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Hip-Hop Icon The RZA Authors Book On Life's Lessons


I'm Michel Martin, and this is TELL ME MORE from NPR News. Coming up, former Cosby kid Raven-Symone is just in her 20s, but she has already become a multimedia entertainment mogul. Now we find out what music she likes to listen to. That's a little later in the program.

But first, we hear from one of the wise old men of rap. He may have been born Robert F. Diggs of Brooklyn, New York, but the world knows him as The RZA, hip-hop's resident wise man and co-founder of the Wu-Tang Clan, one of the most influential rap groups of all time.

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MARTIN: Not only is The RZA a Grammy-winning producer, he is an author, an actor, a chess fiend, the composer of film scores for movies like "Ghost Dog" and "Kill Bill."

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MARTIN: But it's actually the author part that draws The RZA to our New York studios today. He has just published his second book, called "The Tao of Wu," and it's - well, why don't we let him tell you. Welcome. Thank you for joining us.

Mr. ROBERT DIGGS (Author, "The Tao of Wu"): Thanks for having me.

MARTIN: How would you describe the book, kind of a memoir, parables, book of wisdom? I mean, if you were to wander into the bookstore, where would you want them to put it?

Mr. DIGGS: I'd prefer they put it where they put the wisdom section at, because I think it definitely is a book of wisdom, and originally, that was the original working title was "The Wisdom of Wu." And we decided to called it "The Tao of Wu" because the word Tao means the way, and it's, like, the way or the path that I traveled and some of us, some of the Wu-Tang members traveled to get to where we are today, with little knowledge and precepts and parables and morals throughout the travels.

MARTIN: You traveled a number of paths. That's, I think, one of the things that people will appreciate about the book, and you're honest about all of them. Any hesitation about putting all your truth out there?

Mr. DIGGS: Yeah, definitely was some hesitation. I mean, this is not a autobiography. I mean, I could have put so much more crazy things about my life into a book, but I didn't want to do that. But even the things that's in this book, some of the things was not easy for me to express to the public, but I realized that sometimes your pain could be another man's gain in a positive way, meaning that, you know, they say, you know, anybody could learn from their own mistakes, but to learn from the mistakes of others is what a wise man would do. And I realize that experience is sometimes the best teacher. But we shouldn't all have to go through the same experiences. If I touched the stove and realize that it was hot, you shouldn't have to touch the stove. And this book is like me touching the stove first so you don't have to touch it, you know what I mean?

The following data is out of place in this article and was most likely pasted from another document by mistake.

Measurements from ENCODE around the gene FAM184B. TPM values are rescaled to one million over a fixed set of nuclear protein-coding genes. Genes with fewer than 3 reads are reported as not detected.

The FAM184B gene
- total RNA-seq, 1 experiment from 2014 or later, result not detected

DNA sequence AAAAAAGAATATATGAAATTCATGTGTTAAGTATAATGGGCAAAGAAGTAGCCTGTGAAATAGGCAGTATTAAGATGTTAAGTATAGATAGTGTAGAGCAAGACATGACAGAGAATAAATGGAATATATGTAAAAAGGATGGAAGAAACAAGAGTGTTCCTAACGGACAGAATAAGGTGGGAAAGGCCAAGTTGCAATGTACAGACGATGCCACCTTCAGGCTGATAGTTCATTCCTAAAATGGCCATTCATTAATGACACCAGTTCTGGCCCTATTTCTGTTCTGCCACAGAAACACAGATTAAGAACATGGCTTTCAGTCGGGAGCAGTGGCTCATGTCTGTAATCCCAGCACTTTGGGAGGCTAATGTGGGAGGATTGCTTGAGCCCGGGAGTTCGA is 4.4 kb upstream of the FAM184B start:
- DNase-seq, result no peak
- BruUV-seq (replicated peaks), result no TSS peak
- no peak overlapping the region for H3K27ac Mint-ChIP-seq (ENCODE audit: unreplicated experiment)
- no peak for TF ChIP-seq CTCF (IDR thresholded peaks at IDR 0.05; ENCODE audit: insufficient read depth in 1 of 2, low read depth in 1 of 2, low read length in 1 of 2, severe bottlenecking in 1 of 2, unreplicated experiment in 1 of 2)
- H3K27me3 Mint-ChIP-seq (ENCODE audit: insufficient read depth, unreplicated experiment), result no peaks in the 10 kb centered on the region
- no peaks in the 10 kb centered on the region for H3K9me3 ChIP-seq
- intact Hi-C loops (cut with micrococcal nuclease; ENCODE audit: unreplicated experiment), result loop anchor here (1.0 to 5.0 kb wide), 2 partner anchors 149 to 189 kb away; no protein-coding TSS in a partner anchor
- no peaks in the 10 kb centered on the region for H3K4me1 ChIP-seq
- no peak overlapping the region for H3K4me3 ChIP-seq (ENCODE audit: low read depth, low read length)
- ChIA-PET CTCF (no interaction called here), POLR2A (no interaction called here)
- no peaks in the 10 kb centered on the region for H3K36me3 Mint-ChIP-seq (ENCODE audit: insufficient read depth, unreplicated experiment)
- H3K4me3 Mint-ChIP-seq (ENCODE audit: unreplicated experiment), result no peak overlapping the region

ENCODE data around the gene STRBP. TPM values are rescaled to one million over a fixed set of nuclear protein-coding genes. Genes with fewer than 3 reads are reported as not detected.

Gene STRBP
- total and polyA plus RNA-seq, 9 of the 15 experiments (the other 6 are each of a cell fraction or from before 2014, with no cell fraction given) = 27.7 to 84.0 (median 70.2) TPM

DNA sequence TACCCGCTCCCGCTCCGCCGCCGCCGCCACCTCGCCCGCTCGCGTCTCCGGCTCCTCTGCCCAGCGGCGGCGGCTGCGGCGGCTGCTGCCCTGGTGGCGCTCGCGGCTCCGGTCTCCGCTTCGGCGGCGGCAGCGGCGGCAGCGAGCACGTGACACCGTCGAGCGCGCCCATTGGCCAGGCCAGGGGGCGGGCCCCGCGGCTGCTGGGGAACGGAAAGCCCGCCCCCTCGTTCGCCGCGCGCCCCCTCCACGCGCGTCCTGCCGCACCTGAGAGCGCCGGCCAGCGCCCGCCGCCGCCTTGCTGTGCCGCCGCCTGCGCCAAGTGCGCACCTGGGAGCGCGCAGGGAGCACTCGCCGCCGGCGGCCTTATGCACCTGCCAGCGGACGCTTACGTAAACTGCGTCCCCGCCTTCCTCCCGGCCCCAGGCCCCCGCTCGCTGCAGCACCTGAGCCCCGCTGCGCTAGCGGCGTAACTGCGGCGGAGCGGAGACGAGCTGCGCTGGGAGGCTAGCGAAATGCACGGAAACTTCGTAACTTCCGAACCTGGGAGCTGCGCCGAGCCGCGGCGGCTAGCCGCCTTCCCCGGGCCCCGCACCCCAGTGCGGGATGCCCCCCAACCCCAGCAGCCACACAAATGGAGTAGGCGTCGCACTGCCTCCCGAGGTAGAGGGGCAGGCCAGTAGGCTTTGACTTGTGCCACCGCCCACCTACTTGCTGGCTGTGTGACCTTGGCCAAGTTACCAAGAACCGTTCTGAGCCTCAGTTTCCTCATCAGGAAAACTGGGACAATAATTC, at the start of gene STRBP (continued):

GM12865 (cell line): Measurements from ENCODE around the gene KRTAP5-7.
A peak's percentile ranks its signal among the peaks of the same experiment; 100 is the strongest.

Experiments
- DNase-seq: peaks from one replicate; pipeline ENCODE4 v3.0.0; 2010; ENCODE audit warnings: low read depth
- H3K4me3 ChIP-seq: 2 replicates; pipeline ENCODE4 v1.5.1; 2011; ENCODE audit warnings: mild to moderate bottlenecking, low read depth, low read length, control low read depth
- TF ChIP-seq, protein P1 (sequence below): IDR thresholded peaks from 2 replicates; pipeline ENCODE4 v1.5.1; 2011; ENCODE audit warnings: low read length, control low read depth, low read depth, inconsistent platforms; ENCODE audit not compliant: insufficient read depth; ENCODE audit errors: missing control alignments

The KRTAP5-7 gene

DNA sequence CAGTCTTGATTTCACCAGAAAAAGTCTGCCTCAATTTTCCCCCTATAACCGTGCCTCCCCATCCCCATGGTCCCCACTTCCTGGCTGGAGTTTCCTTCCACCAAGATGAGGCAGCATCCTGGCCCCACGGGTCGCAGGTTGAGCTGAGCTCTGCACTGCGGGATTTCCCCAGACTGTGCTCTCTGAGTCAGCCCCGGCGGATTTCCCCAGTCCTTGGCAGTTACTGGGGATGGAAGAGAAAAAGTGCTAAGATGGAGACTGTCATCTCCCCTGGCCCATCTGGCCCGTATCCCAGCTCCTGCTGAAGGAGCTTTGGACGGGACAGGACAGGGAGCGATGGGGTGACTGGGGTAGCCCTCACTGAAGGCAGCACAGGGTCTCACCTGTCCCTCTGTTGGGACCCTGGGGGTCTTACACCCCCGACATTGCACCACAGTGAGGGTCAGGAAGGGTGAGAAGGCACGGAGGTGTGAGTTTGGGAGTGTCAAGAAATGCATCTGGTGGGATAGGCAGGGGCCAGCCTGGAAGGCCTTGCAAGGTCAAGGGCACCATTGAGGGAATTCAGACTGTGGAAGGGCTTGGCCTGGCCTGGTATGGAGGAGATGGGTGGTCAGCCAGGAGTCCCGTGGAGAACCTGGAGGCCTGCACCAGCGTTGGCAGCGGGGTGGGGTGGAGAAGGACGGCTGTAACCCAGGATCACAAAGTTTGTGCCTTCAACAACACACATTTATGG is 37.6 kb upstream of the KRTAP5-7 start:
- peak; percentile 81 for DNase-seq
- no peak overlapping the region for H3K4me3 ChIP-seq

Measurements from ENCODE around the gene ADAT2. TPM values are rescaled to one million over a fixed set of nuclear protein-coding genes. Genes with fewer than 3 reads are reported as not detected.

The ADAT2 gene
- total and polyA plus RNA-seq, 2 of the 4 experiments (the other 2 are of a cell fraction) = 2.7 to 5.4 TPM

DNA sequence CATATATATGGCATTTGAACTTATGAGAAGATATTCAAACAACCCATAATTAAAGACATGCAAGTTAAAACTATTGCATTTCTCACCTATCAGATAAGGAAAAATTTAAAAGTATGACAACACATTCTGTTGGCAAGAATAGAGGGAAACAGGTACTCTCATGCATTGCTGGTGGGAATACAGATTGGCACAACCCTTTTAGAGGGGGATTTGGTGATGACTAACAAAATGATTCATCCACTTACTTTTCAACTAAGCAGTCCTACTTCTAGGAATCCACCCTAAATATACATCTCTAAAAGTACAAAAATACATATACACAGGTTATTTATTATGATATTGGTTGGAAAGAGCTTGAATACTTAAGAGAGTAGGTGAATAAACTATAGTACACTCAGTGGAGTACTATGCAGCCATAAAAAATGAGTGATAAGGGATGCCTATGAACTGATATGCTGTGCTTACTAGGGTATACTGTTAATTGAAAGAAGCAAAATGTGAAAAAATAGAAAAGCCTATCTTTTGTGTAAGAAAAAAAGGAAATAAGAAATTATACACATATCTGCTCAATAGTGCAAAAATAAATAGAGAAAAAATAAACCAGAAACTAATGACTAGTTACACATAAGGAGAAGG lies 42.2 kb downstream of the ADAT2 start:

MARTIN: Let me just read something from the introduction, where you talk about some of the life lessons that you had to learn at a very young age. You write: Imagine you're eight years old, going to the store with 35 cents to buy a pack of Now and Laters and a bag of sunflower seeds. You get there, three teenagers choke you with an umbrella, take your 35 cents and buy cigarettes. That's the projects: Math and economics class on every block. You wonder why the jail and the courthouse are so close to the projects. When you get locked up a few years later, you learn. You learn civics, government, law and science every day.

Mr. DIGGS: That's real.


Mr. DIGGS: Yeah, sometimes, you know, I reflect on those things, and you know, like I said, it's - they're not glamorous memories. So sometimes, you know, it hits me in the heart. But like I said, if somebody else could gain some wisdom out of it and gain the lesson that I got out of it, you know, it's worth putting inside the book.

MARTIN: In the book, you lay out your seven pillars of wisdom based on seven formative events in your life, and you start off with the call, saying in every story, there's a call. Can you tell us more about that?

Mr. DIGGS: You know, I think it happens in every life, actually, not only every story, but as you go throughout the Bible, the Quran and all these wise books and even my own life, there's always a moment that you hear something that changes you. Malcolm X said, you know, he got it in prison when he heard the words of the Honorable Elijah Muhammad. Moses from the burning bush; the Prophet Muhammad in the cave. We get this call in your life and when you get the call, we must answer the call.

Now, I just take it to a practical modern-day thing. I'm an actor inside of movies, right? And that started from a call. Mr. Harvey Weinstein from Miramax movie called me up - RZA, I want you in my movie. You have a new career now. And I answered that call and I went, and I did his movie, and he was correct. It led to a whole new career for me. So the call comes. Be prepared to answer it.

MARTIN: If you're just joining us, this is TELL ME MORE from NPR News. We're talking to The RZA of The Wu-Tang Clan and so many other lives and ventures. He's just published his second book, "The Tao of Wu."